• mechanical system provides both heating and
    cooling

65
Steel v. Concrete Frame Construction Phase
(Frame Only) Energy Consumption
66
Steel v. Concrete Frame Building Whole Building
Life-cycle Energy Consumption
67
Case Study University of California, Santa
Barbara - Bren School of Environmental Science
Management
Source Zimmer Gunsul Frasca Partnership
68
UCSB Bren School
  • Completed April 2002 for 24 million
  • 7,900 m2 administrative and laboratory space
  • Combination steel and concrete frame
  • U.S. Green Building Council LEED Platinum Rating
  • Green changes include recycled content
    materials, increased HVAC efficiency, building
    orientation to optimize use of natural lighting
    and ocean breezes

69
Bren School Life-cycle Assessment
  • 50-year service life assumed
  • Used 90 construction document cost estimate with
    quantities and installed costs
  • material costs determined using R.S. Means guides
  • Estimated equipment types and duration of use
    with R.S. Means guides
  • Transportation of materials and equipment
    estimated based on material weight and truck
    capacity
  • Building use phase electricity and natural gas
    based on mechanical engineers energy analysis
  • Maintenance based on typical material replacement
    ages

70
Bren School Life-cycle Assessment
71
Proportions of Bren School Building LCA
72
Bren School Emissions Analysis
  • Use phase dominates energy, CO2, SO2, and NOX
    emissions
  • Materials production dominates CO emissions
  • PM emissions are similar in the materials and use
    phases
  • Overall, construction is a small part of
    life-cycle environmental impacts, but as use
    phase becomes more efficient, the materials and
    construction phases are expected to increase in
    significance
  • The end-of-life phase is also small, but more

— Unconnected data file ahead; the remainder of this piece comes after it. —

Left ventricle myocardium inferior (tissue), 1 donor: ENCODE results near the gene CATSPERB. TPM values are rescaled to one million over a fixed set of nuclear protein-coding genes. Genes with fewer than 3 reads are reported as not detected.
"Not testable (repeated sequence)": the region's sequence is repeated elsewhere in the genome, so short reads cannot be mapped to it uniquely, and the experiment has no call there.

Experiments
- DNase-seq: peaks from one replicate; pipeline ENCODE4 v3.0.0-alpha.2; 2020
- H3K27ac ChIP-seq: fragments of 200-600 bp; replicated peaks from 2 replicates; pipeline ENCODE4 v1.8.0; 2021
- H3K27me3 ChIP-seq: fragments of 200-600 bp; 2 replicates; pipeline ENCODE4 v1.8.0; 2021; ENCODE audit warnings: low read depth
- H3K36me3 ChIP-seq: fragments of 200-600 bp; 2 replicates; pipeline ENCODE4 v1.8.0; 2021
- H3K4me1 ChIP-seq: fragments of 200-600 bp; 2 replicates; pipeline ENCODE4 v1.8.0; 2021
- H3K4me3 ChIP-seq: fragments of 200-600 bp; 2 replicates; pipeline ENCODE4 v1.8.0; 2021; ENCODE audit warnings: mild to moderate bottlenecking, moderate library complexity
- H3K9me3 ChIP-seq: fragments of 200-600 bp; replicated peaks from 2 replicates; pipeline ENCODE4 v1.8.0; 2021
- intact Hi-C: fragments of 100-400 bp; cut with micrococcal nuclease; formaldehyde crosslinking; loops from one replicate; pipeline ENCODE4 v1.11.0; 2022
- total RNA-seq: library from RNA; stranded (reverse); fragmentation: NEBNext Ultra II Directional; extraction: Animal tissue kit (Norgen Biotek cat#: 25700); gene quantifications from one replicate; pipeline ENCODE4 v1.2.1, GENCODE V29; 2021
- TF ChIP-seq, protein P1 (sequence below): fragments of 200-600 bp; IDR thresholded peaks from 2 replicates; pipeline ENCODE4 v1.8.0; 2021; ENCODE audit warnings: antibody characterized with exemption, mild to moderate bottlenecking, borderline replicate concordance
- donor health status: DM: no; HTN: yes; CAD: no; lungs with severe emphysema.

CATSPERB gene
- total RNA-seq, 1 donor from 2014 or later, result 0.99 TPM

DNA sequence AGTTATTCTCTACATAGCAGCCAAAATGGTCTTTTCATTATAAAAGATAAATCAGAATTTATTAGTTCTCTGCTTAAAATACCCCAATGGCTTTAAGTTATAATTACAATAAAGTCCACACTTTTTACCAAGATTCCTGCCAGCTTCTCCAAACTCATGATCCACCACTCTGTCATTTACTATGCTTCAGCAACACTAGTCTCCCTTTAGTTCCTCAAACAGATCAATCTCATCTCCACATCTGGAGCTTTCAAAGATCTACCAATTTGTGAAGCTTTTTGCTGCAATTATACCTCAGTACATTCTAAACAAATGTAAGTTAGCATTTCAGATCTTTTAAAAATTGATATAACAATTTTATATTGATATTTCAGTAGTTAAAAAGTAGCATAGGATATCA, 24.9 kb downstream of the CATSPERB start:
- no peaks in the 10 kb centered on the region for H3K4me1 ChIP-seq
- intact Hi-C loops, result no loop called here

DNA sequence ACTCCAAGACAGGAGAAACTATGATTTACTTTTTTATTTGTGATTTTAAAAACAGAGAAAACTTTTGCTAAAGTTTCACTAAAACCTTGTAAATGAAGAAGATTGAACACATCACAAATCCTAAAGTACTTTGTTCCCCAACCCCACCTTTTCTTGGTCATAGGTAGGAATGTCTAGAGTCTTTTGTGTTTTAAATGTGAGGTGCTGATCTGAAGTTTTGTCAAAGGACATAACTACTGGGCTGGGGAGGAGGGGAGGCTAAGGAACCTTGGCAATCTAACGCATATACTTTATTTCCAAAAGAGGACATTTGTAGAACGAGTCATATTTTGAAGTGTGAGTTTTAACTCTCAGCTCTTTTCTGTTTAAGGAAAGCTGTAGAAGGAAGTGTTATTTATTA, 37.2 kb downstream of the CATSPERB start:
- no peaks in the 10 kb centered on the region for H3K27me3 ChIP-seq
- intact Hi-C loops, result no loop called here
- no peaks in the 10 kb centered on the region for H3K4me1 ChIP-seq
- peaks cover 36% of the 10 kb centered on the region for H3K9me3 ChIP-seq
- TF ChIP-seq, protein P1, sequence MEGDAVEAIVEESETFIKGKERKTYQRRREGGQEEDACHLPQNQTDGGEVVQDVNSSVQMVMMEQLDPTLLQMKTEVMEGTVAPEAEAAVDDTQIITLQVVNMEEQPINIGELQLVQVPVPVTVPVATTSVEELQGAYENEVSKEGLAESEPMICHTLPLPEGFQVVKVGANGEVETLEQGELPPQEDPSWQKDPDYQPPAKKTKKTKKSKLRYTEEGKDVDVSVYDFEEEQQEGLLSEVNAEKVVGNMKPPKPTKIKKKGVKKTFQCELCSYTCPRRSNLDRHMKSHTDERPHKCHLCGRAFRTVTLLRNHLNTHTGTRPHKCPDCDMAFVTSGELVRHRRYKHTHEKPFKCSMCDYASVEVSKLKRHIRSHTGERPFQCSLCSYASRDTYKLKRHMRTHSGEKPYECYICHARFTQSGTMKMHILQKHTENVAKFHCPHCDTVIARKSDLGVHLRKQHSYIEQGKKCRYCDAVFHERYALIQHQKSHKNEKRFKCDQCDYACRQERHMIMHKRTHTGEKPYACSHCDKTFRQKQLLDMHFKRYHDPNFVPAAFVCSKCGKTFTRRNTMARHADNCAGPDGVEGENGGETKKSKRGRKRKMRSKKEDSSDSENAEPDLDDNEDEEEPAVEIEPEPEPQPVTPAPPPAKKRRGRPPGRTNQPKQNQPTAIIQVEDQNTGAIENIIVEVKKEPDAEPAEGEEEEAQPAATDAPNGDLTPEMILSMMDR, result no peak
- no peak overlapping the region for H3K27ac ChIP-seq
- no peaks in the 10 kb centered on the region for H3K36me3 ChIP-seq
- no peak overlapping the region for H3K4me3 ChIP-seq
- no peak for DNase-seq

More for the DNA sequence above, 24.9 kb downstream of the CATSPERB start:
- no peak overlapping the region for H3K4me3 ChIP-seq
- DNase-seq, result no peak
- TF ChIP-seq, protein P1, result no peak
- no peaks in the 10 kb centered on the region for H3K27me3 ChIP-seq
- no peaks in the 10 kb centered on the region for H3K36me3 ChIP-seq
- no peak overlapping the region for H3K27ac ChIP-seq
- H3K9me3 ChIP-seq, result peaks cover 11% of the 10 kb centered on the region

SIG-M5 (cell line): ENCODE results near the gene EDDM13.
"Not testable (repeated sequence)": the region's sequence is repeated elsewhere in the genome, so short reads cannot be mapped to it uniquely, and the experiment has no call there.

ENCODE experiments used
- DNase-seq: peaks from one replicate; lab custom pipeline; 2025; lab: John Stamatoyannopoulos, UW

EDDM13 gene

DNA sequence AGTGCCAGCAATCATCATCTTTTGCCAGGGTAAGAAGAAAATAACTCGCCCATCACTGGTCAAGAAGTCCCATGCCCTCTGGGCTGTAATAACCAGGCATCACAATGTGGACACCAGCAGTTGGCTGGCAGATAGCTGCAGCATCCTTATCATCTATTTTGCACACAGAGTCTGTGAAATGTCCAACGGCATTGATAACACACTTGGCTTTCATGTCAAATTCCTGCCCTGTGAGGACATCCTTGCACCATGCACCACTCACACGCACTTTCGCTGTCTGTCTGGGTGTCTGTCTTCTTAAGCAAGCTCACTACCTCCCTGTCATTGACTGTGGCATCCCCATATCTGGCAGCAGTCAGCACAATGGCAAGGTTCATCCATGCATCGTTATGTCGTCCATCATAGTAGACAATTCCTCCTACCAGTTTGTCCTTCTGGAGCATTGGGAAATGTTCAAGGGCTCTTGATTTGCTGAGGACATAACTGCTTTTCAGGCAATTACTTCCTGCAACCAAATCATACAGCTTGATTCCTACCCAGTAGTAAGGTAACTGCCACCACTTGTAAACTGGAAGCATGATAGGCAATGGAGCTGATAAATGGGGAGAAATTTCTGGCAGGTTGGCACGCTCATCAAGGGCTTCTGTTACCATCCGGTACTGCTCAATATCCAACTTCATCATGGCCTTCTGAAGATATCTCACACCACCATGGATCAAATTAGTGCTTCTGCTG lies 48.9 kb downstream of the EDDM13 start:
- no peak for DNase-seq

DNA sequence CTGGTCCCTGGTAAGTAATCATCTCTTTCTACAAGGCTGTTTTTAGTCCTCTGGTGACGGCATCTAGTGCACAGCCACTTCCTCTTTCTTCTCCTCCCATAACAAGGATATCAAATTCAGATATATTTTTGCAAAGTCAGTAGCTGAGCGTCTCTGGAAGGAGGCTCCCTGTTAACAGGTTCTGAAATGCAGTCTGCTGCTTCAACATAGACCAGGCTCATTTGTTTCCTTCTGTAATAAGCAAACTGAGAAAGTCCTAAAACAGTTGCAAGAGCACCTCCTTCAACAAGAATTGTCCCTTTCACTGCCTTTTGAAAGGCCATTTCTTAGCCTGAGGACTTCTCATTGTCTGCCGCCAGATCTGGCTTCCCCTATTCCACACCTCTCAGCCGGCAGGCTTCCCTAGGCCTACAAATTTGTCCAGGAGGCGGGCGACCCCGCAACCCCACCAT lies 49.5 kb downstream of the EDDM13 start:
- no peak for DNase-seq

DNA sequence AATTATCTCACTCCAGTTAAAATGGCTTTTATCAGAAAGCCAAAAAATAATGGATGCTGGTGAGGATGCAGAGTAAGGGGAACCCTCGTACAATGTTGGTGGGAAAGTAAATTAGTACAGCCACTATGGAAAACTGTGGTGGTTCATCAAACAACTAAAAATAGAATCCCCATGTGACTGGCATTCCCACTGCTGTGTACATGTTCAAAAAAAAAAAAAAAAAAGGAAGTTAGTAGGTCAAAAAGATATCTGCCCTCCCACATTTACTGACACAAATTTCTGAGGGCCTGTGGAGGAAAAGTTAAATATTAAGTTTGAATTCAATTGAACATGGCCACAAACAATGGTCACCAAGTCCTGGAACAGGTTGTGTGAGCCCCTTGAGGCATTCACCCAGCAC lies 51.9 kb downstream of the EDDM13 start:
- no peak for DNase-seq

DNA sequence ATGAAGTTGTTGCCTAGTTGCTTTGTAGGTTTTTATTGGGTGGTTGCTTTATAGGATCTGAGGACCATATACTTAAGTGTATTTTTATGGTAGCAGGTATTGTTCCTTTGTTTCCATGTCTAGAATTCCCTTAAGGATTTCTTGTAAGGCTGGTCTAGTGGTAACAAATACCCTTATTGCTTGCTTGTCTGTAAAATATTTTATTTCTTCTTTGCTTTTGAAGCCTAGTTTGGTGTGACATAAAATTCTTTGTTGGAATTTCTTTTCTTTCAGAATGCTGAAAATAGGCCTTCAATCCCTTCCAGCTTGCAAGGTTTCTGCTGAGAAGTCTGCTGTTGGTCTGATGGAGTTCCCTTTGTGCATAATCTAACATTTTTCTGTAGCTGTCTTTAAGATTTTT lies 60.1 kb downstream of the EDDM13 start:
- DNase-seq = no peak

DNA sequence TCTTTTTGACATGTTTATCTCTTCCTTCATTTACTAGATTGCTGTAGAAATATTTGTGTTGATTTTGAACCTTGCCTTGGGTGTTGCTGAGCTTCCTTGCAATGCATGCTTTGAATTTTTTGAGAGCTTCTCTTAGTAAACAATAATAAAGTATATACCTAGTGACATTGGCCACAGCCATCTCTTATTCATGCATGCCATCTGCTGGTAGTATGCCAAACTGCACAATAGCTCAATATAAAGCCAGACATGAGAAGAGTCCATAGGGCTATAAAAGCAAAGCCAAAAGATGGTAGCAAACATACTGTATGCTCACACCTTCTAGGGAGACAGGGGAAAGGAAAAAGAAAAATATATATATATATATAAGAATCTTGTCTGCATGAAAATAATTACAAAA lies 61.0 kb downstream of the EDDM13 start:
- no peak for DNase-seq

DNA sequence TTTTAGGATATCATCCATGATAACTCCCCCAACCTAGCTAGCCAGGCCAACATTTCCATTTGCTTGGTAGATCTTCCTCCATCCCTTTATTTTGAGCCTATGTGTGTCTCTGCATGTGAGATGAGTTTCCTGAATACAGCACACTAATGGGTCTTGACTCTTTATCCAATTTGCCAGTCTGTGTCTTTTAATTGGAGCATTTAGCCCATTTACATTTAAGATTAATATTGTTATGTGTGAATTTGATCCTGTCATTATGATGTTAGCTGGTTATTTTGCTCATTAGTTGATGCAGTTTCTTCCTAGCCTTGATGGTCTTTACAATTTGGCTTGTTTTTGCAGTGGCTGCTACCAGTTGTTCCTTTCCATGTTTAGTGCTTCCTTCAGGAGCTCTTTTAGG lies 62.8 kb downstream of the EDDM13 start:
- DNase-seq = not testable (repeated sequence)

research, more detailed assessment is needed
  • Maintenance phase emissions are similar in
    significance to the construction phase

73
Bren School Emissions from Major Phases
74
Connecting Green and Lean Project Production
Systems Laboratory
  • Develop new project management theory based on
    understanding of production systems (esp. Toyota
    Production System)
  • Reform project management practice

http//p2sl.berkeley.edu
75
Conclusions
  • LCA necessary for better decision-making
    throughout the life cycle of a building
  • Control electricity and natural gas use with
    efficient design
  • Control materials and maintenance impacts by
    material choices
  • LCA should permeate green building scoring
    systems (e.g., LEED)
  • We are creating a decision-support tool for total
    building LCA (BuiLCA)

76
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77
Percentage of Waste Recycled in the U.S., Late
1990s
100

80
60
40
20
0
Lead
Asphalt
Steel
Aluminum Cans
Concrete Rebars
Paper
Plastic Bottles
Copper
78
Annual Waste Stream of Different Materials
Recycled, Late 1990s
79
Asphalt Pavement Milling Machine
80
Milling Machine
81
Direct and Indirect Energy Use (electricity plus
fuels) by the Major Sectors of the U.S. Economy
Rosenblum, J., Horvath, A., and Hendrickson, C.
(2000), Environmental Implications of Service
Industries. Environmental Science Technology,
ACS, 34(22), November 15, pp. 4669-4676.
82
Direct and Indirect Generation of RCRA Hazardous
Wastes by the Major Sectors of the U.S. Economy
Rosenblum, J., Horvath, A., and Hendrickson, C.
(2000), Environmental Implications of Service
Industries. Environmental Science Technology,
ACS, 34(22), November 15, pp. 4669-4676.
83
Characterizing ICT Environment Research
  • One of the first three industries to lead design
    for environment and pollution prevention research
    and practice (with automobiles and chemicals)
  • 12 years of publications
  • 1st phase we want to be a clean industry
  • Efforts of a rapidly growing industry to
    establish environmental credibility
  • Prominence of ICT industries grew parallel to
    prominence of environmental management
  • Early adopter of industrial ecology, design for
    disassembly, green materials selection,
    life-cycle assessment (LCA)
  • But largely incomplete assessments (e.g., not all
    life cycle phases, inventory but no impact
    assessment)
  • Mostly energy and toxic emissions related
  • Initially focused on components, then trying to
    assess entire systems
  • 2nd phase more specific assessments, including
    the supply chain and recyclers
  • Involving the supply chain, but also the waste
    management industry/recyclers
  • Data collection for specific studies
  • Supply-chain informed LCA
  • 3rd phase we bring environmental benefits to
    society
  • Services and network analysis, not just
    manufacturing processes and products
  • Internet, telework
  • Servicizing products
  • Critical mass still missing in many areas